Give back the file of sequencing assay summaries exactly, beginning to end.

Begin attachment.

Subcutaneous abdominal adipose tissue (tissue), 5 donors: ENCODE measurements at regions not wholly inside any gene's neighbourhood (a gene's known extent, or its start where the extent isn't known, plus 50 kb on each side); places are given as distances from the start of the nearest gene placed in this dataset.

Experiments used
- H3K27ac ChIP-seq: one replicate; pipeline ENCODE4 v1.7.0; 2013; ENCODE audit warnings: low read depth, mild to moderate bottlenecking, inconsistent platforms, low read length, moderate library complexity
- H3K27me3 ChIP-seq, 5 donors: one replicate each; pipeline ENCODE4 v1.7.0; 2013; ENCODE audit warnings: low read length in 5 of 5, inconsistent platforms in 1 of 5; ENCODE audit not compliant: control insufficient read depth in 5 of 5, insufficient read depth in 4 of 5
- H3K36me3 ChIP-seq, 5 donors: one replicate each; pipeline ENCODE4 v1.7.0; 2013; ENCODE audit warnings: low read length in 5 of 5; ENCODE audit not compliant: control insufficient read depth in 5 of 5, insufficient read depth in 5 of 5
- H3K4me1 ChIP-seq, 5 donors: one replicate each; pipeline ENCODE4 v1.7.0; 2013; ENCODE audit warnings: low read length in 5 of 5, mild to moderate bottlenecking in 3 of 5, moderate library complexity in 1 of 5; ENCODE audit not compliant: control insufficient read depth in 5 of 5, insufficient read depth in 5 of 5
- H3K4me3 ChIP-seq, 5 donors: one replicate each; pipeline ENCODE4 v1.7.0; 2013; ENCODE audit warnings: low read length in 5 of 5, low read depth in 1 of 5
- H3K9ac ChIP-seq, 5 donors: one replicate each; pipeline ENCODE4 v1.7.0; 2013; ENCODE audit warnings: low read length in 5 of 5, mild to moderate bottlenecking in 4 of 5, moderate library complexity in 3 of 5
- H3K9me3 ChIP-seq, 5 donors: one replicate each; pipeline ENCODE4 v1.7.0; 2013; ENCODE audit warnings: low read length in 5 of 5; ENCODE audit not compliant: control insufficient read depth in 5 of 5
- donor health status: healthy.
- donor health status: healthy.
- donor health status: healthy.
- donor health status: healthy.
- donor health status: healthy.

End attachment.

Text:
Subcutaneous abdominal adipose tissue (tissue), 5 donors: ENCODE measurements at regions not wholly inside any gene's neighbourhood (a gene's known extent, or its start where the extent isn't known, plus 50 kb on each side); places are given as distances from the start of the nearest gene placed in this dataset.

Experiments used
- H3K27ac ChIP-seq: one replicate; pipeline ENCODE4 v1.7.0; 2013; ENCODE audit warnings: low read depth, mild to moderate bottlenecking, inconsistent platforms, low read length, moderate library complexity
- H3K27me3 ChIP-seq, 5 donors: one replicate each; pipeline ENCODE4 v1.7.0; 2013; ENCODE audit warnings: low read length in 5 of 5, inconsistent platforms in 1 of 5; ENCODE audit not compliant: control insufficient read depth in 5 of 5, insufficient read depth in 4 of 5
- H3K36me3 ChIP-seq, 5 donors: one replicate each; pipeline ENCODE4 v1.7.0; 2013; ENCODE audit warnings: low read length in 5 of 5; ENCODE audit not compliant: control insufficient read depth in 5 of 5, insufficient read depth in 5 of 5
- H3K4me1 ChIP-seq, 5 donors: one replicate each; pipeline ENCODE4 v1.7.0; 2013; ENCODE audit warnings: low read length in 5 of 5, mild to moderate bottlenecking in 3 of 5, moderate library complexity in 1 of 5; ENCODE audit not compliant: control insufficient read depth in 5 of 5, insufficient read depth in 5 of 5
- H3K4me3 ChIP-seq, 5 donors: one replicate each; pipeline ENCODE4 v1.7.0; 2013; ENCODE audit warnings: low read length in 5 of 5, low read depth in 1 of 5
- H3K9ac ChIP-seq, 5 donors: one replicate each; pipeline ENCODE4 v1.7.0; 2013; ENCODE audit warnings: low read length in 5 of 5, mild to moderate bottlenecking in 4 of 5, moderate library complexity in 3 of 5
- H3K9me3 ChIP-seq, 5 donors: one replicate each; pipeline ENCODE4 v1.7.0; 2013; ENCODE audit warnings: low read length in 5 of 5; ENCODE audit not compliant: control insufficient read depth in 5 of 5
- donor health status: healthy.
- donor health status: healthy.
- donor health status: healthy.
- donor health status: healthy.
- donor health status: healthy.